Therefore, distinguishing which of the profiles of ASD appears to be most applicable for the child, prior to an official diagnosis, is often required and necessary for those involved with the child.  While it is accepted that each child is individual and will require an individually tailored framework of strategies, which should not rely on any particular profile of ASD or set of standardised strategies alone, identifying which profile of ASD most suitably explains a child’s difficulties and presentation can often be a good signpost and starting point in beginning this process.

I am not a professional and so this information is collated from various credible sources combined with my own personal experiences, both as a parent of two children on the spectrum (one child diagnosed with Asperger’s and one child diagnosed with PDA) and from my many years of involvement supporting other parents.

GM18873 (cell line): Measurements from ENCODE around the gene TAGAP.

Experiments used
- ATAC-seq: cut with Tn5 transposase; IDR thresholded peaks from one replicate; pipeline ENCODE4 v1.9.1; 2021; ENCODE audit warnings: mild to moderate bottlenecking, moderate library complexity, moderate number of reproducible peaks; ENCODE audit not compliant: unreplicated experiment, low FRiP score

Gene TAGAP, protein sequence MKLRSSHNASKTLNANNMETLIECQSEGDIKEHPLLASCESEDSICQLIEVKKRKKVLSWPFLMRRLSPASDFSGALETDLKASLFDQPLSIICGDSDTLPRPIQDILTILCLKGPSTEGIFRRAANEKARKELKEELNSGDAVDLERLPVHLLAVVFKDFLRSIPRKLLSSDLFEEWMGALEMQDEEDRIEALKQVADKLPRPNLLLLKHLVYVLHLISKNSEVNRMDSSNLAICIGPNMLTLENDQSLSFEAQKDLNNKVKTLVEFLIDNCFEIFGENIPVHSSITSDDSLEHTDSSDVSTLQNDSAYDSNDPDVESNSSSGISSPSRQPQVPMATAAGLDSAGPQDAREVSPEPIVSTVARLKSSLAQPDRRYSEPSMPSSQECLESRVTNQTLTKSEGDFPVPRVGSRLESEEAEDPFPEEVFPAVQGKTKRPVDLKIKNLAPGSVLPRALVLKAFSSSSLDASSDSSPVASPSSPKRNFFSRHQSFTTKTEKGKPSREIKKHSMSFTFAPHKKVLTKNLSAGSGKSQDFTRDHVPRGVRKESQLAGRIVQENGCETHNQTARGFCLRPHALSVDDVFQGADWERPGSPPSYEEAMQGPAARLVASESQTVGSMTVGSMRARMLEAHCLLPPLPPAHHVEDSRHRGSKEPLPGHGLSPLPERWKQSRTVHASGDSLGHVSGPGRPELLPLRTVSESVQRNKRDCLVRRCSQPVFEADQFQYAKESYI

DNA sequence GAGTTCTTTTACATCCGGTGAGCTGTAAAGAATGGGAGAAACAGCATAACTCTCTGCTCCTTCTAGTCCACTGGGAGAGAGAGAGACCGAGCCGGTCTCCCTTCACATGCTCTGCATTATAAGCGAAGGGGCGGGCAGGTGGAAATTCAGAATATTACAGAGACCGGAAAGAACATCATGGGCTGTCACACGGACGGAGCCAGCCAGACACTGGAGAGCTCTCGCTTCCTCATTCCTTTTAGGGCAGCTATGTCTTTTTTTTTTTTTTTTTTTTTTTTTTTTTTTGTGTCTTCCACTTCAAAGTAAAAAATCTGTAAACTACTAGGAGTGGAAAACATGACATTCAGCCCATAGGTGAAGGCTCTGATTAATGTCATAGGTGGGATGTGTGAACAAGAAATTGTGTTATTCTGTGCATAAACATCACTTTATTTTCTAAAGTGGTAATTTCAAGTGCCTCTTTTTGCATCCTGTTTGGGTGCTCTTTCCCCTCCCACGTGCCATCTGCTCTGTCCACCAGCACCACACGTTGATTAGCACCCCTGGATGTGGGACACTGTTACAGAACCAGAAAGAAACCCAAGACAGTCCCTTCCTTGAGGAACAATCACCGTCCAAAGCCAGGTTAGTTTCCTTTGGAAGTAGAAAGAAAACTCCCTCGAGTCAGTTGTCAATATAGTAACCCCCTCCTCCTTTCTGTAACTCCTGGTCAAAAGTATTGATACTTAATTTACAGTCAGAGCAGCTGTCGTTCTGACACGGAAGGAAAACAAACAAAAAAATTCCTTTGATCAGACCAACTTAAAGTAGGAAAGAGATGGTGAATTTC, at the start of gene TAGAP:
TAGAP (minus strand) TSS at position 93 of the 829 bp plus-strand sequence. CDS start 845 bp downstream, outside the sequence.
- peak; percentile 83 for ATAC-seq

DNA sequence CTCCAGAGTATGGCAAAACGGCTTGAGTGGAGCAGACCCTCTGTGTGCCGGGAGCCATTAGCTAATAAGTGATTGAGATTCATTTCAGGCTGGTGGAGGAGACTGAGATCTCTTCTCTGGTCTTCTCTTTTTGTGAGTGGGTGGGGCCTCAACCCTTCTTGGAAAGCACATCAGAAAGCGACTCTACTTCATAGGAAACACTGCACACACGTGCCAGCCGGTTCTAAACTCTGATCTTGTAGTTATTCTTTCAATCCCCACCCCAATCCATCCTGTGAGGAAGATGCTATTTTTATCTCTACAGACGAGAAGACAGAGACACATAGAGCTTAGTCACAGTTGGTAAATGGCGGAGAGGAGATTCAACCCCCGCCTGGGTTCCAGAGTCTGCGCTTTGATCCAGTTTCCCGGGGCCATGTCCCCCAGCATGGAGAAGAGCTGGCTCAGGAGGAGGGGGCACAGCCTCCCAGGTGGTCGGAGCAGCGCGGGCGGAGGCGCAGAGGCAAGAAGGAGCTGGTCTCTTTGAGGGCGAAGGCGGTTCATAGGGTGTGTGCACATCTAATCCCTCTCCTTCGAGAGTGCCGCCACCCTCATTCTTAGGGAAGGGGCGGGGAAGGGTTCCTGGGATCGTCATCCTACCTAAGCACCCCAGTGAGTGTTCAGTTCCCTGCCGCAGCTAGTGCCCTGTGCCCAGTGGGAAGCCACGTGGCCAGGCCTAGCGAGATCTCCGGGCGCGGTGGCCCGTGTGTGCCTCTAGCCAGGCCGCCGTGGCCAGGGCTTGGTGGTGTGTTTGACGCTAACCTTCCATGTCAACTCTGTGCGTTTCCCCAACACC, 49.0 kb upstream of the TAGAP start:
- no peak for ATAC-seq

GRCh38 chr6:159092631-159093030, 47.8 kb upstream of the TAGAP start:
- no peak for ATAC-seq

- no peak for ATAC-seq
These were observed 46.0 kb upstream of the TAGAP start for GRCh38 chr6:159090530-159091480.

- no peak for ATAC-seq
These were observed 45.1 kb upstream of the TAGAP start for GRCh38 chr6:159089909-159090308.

Quick and Easy Checklist

Pathological Demand Avoidance (PDA) is one of the profiles of an Autism Spectrum Disorder (ASD) that is seen in some individuals on the autism spectrum. The importance of recognising if a child has ASD with a profile of PDA is because this has implications for understanding, support and intervention.

The following information may be helpful to assist parents in further exploring the similarities and the differences between a typical presentation of ASD and the PDA profile of ASD.

  1. Children with PDA present with autistic traits which may be typical, atypical or a mix of the two. But, autistic features do need to be present for a diagnosis of ASD with a profile of PDA.
  2. The extreme demand avoidance exhibited by the individual with PDA would have a different quality and nature to it than the demand avoidance that is seen in some individuals with a more typical presentation of ASD.  The use of ASD strategies should help to reduce the level of demand avoidance exhibited by those with a more traditional profile of ASD. But, for those with the PDA profile an entirely different emphasis is required and these strategies, while making live more manageable, may not actually reduce the inherent demand avoidance.
  3. In addition to their ASD traits, individuals with the PDA profile of ASD also present with a unique cluster of symptoms, some of which may be seen in other individuals on the spectrum, but an individual with the PDA profile of ASD would need to display many of these key features and not just one or two of them for a diagnosis of ASD with a PDA profile.